Stupid question—everyone knows what it is. It’s that their constant and unapologetic transgression of social rules, gratuitous viciousness and insufferable arrogance, implies that they don’t give a fig for anyone’s approval, including yours. This is a double whammy to a person’s sense of romantic self-preservation because not only does it bespeak a wounded heart beneath the proud, aloof exterior, automatically triggering the beholder’s Florence Nightingale gland, but it also activates the normal hankering for approval, which most humans will immediately begin fighting to the death to to get. Since both projects are at once unpleasant and impossible to achieve, the whole thing is doomed to self-destruct.

Of course, this is only really likely to happen if the sociopath in question is also intelligent, funny, and attractive. It all results in the creation of a kind of ‘ruthless chic’ which will be horribly familiar to anybody who has ever been in school and had a crush on the bad boy or girl in class. And thus do legions of perfectly balanced, well-adjusted people lock like heat-seeking missiles onto people like House (and duly self-destruct). House’s fans are predictably overwhelmingly female, and I’d guess a fair number of men admire him terribly for that fact alone.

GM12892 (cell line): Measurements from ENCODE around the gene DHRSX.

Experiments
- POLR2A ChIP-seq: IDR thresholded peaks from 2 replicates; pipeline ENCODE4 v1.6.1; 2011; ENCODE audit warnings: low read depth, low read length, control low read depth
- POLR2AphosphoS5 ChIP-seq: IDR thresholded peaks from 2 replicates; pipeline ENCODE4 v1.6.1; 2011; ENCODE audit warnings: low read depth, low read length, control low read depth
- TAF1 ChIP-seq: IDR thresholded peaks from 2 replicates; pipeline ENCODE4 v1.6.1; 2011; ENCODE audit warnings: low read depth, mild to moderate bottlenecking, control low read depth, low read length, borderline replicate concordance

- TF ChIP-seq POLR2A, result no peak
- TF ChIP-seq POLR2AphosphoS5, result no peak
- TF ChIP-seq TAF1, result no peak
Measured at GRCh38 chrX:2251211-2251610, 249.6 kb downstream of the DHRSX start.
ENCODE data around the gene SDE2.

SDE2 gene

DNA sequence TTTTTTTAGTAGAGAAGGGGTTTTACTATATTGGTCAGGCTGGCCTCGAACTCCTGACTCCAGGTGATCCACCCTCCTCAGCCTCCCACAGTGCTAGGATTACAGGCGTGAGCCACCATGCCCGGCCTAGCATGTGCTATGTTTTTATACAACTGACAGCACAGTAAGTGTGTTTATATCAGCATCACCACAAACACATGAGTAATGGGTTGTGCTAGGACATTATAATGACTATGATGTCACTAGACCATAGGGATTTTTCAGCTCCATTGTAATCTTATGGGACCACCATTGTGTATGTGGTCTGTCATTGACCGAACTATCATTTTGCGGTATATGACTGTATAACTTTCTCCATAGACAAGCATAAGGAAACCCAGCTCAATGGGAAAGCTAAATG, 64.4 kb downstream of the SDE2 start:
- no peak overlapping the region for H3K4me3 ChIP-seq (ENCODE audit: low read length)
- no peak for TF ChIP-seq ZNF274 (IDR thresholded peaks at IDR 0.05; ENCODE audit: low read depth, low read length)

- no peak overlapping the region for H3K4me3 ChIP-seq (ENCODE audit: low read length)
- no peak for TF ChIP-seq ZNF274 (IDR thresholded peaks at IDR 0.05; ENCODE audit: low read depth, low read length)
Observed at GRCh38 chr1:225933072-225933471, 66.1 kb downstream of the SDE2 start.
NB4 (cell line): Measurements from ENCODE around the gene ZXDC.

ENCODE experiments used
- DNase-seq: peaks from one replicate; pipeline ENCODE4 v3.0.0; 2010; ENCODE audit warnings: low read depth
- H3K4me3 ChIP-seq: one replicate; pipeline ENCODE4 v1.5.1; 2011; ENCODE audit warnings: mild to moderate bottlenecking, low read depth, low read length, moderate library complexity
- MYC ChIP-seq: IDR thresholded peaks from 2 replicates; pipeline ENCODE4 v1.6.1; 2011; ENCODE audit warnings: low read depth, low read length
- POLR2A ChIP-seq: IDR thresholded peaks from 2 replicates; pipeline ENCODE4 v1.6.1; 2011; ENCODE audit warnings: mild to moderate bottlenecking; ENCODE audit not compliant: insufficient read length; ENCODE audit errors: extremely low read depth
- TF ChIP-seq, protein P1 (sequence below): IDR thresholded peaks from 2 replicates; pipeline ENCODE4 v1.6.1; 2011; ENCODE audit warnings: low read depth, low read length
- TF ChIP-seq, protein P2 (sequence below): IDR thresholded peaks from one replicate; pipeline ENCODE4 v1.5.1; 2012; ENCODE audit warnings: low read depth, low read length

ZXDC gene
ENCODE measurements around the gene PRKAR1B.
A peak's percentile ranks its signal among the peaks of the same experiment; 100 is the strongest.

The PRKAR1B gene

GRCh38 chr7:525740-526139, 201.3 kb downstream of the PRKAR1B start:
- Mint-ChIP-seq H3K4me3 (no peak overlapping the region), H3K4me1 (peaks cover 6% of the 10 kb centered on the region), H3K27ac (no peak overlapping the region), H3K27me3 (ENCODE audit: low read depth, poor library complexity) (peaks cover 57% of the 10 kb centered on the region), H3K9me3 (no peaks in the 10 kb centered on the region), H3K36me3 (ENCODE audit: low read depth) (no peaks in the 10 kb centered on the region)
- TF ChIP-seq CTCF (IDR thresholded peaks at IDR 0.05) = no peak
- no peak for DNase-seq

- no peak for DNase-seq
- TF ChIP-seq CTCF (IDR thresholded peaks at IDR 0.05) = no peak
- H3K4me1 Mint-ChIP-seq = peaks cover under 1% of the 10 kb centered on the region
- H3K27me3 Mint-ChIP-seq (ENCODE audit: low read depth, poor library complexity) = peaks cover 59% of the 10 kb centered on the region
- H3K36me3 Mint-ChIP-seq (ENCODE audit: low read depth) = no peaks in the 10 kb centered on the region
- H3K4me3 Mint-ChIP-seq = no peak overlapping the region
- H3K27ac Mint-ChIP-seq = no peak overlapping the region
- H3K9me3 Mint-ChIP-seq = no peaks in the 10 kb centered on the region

As far as I’m concerned, watching him abuse, manipulate and sneer at the weak, helpless and caring beats playing Holi any day.

Saturday, March 07, 2009

Oh, THAT recession

Times are tough all over the world, but the experts say there’s no point running around panicking like chickens with our heads cut off. I expect they mean that it’s wiser to stand still and quietly fall apart, so as I watch the unhappy tide of recession turn inexorably onto Indian shores I’ve tried to respond with the snappy moves of a deer caught in the headlights: keep turning down work, eat out a lot more than before, and put all your savings into the stock market.

Who could blame me, then, for being utterly unprepared for the phone call I fielded the other day from a publication I consult with, telling me nicely that that gig had suddenly flatlined—turned pale, lain down and died. It turned out that the publication had regretfully blah blah decided that it was going to have to streamline blah blah and stick to its in-house editorial team from now on, due to revised budget constraints blah blah.